One hugely profitable multinational is told to pay billions more tax to a hard-pressed government. Taxpayers cheer.
Not in this Irish city. Across Cork — where Apple(AAPL, Tech30) has its European headquarters — residents appear strongly in favor of letting the company off its massive 13 billion euro ($14.5 billion) tax demand from the EU.
The Irish government will decide Friday whether to appeal a ruling from the European Commission that requires it to collect back taxes from Apple. The money would go a very long way in a country that needed an 85 billion euro bailout in 2010.
But here’s the problem: The technology giant employs almost 5,000 locals in a city with a population of about 125,000. And its presence since 1980 has attracted other large multinationals like Pfizer(PFE) and EMC(EMC).
There is a strong sense that the city owes its success to the company. People feel they’ve benefited directly from foreign investment, and are worried about anything that puts it at risk.
Pat O’Connell, a Cork fishmonger who has been in business in the area since 1963, said Apple has been crucial to the development of the city over the past 35 years.
“From an Irishman’s point of view and from a Cork man’s point of view, Apple are very much part of Cork.”
Apple CEO, Tim Cook, denounced the European Commission’s tax ruling this week, which asserted that Apple paid just 0.005% tax in Ireland in 2014. Cook told the Irish Independent that the figure was “total political crap.”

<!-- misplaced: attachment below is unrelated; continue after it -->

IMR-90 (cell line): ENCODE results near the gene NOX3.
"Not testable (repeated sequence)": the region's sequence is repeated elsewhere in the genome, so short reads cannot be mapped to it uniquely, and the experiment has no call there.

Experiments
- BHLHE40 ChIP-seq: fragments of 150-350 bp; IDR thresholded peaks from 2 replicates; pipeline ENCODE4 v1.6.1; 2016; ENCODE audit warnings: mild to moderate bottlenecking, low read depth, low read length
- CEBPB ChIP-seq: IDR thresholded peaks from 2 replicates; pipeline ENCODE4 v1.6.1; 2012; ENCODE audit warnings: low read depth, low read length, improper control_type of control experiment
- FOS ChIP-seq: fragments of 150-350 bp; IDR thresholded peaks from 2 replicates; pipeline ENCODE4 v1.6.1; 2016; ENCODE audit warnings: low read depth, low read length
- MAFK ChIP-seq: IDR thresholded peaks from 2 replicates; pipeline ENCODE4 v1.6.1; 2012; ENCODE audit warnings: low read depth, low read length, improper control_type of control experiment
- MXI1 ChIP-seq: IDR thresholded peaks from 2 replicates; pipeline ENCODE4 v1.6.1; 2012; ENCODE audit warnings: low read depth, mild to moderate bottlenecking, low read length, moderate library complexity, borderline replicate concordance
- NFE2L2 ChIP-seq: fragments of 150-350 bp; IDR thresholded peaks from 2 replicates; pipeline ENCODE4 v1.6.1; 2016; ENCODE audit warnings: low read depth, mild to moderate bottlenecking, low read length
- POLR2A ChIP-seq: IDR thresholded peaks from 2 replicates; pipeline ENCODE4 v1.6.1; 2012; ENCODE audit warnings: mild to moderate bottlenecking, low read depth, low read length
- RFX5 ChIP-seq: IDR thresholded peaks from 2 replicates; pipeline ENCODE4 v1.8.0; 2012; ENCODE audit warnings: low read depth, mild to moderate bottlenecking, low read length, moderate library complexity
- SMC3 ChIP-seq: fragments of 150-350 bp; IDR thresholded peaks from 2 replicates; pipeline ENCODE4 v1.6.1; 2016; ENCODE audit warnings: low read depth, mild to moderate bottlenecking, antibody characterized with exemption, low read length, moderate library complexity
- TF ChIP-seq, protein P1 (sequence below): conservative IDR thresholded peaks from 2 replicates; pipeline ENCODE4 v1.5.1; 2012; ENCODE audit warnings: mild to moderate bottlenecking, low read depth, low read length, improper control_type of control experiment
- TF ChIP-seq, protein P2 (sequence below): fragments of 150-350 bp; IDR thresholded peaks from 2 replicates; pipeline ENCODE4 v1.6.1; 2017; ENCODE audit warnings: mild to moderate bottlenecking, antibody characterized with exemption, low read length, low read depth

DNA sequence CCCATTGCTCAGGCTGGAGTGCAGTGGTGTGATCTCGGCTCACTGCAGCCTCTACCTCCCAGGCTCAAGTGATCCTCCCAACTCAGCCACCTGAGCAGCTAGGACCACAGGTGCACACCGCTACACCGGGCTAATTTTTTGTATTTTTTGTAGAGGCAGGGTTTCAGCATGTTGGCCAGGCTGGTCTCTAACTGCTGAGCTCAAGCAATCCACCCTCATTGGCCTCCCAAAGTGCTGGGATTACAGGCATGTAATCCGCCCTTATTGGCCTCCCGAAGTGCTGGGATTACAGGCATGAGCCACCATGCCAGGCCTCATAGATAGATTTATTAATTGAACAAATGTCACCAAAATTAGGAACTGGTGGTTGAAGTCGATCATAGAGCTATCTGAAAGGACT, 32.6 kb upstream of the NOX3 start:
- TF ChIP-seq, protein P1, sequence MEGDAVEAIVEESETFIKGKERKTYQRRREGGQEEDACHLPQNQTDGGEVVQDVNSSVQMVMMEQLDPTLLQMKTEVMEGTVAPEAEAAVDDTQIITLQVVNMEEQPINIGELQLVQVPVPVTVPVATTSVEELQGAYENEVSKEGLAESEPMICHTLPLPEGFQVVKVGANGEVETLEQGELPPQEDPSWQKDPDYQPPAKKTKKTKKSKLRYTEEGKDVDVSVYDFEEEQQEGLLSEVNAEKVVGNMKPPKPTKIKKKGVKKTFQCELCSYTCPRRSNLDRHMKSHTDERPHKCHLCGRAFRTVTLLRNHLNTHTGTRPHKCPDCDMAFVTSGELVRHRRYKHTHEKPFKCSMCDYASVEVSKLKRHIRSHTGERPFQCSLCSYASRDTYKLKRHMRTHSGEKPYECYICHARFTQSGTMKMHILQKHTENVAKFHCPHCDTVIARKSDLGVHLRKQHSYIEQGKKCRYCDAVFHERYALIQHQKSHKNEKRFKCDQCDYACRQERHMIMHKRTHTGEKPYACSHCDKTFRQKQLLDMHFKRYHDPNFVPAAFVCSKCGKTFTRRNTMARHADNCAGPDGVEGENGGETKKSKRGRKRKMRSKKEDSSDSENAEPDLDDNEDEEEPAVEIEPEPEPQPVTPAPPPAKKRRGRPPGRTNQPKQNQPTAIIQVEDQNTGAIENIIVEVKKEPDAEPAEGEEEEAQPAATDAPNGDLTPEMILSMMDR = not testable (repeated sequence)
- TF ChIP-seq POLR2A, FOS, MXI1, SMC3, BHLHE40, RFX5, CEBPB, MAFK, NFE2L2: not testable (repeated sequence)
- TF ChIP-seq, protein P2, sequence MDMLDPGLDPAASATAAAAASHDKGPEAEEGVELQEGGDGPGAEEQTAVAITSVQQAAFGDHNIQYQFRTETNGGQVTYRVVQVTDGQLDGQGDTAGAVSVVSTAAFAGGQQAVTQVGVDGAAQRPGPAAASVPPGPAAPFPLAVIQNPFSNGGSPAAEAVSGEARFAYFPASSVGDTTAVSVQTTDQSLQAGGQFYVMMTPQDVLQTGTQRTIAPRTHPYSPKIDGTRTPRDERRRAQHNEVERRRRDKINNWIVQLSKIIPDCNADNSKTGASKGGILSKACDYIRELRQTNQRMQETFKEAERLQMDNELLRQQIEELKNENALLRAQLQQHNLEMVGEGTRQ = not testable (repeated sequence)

Des Cahill, mayor of Cork, hopes Ireland will appeal the EU tax ruling.
“The worst case scenario is Apple leaves. I’d like to think it’s not possible … I’m reassured by Tim Cook’s statement where he reaffirmed his commitment to Cork and that’s the best news that came out of a very confusing day.”
Claire Nash, a restaurant owner, said she didn’t like the EU meddling.
“Why should anyone dictate our tax affairs? I think it’s preposterous the EU would do it. I really do trust the government will sort this out,” she told CNN.
Residents are grateful to Apple for helping the city get through Ireland’s deep recession during the financial crisis.
“We had two things that saved us: one was Apple, one was our pharmaceutical industry. Both very much foreign direct investment,” said O’Connell.
Local photographer Billy Mac Gill echoed those sentiments: “Apple is very important. It’s good for the area, it’s good for everything, it’s good for commerce.”
But not everyone has sympathy for Apple’s case. Cork politician Donnchadh O Laoghaire supports his party’s call not to appeal the tax ruling.
He said Ireland’s special “sweetheart” tax deal with Apple led to a “substantial amount of lost revenue” and the government shouldn’t let the issue drag on.
“In many ways the reputational damage has already been done,” he said. “I think we need to accept this decision.”